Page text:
Ohio Secretary of State Jon Husted said Ohio has come a long way in changing its business culture, and now should join the rest of the nation to create "a culture where we care for children and prepare them for life."
Husted, speaking at the Strongsville Chamber of Commerce luncheon Wednesday, talked about overseeing the upcoming general election, but also touched on issues facing the entire country.
Some key points of his speech:
• Voters may be able to register online soon, but he doesn't foresee Internet voting for two reasons: It would be expensive to set up, and people don't trust it.
• Americans need to take responsibility for the $16 trillion debt by being willing to make personal sacrifices. "As a nation, we cannot continue to borrow and spend our way to prosperity."
• Education is one of the biggest problems in the country, but said the fault does not lie with the schools and teachers, but with families that fail to prepare children for life. "When we lose the idea of personal responsibility and discipline . . . then we have lost our way."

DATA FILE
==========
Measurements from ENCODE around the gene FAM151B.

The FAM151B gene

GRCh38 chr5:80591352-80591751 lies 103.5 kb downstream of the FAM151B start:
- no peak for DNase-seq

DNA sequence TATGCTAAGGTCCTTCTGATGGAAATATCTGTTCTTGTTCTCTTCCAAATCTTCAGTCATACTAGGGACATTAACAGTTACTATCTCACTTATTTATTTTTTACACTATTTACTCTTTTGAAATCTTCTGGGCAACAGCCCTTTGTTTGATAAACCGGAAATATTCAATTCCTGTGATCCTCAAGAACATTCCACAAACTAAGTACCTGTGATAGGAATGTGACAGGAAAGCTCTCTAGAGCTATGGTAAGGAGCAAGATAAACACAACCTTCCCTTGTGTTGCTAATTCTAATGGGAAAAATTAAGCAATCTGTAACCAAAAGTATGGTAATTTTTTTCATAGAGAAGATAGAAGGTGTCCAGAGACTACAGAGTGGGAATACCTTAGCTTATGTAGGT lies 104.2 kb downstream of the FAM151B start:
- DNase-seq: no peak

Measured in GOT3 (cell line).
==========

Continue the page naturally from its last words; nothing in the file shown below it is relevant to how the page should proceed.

• "Ohio is seeing more and more people wanting to do business here," he said, noting the 60,069 companies that started here so far in 2012 is on track to outpace last year's 82,601 full-year tally. Husted credits changes in Ohio's culture to become more business-friendly.
• While arguments continue about early voting, he said Ohio already makes it much easier to vote than other states by allowing early ballotting and sending vote-by-mail applications to every registered voter. "No person can say any voter in Ohio is being denied reasonable access to the polls," he said.
Husted was elected to the state legislature in 2000, serving as Speaker of the House from 2005-2008. He then served in the Ohio Senate before being elected Secretary of State in November 2010.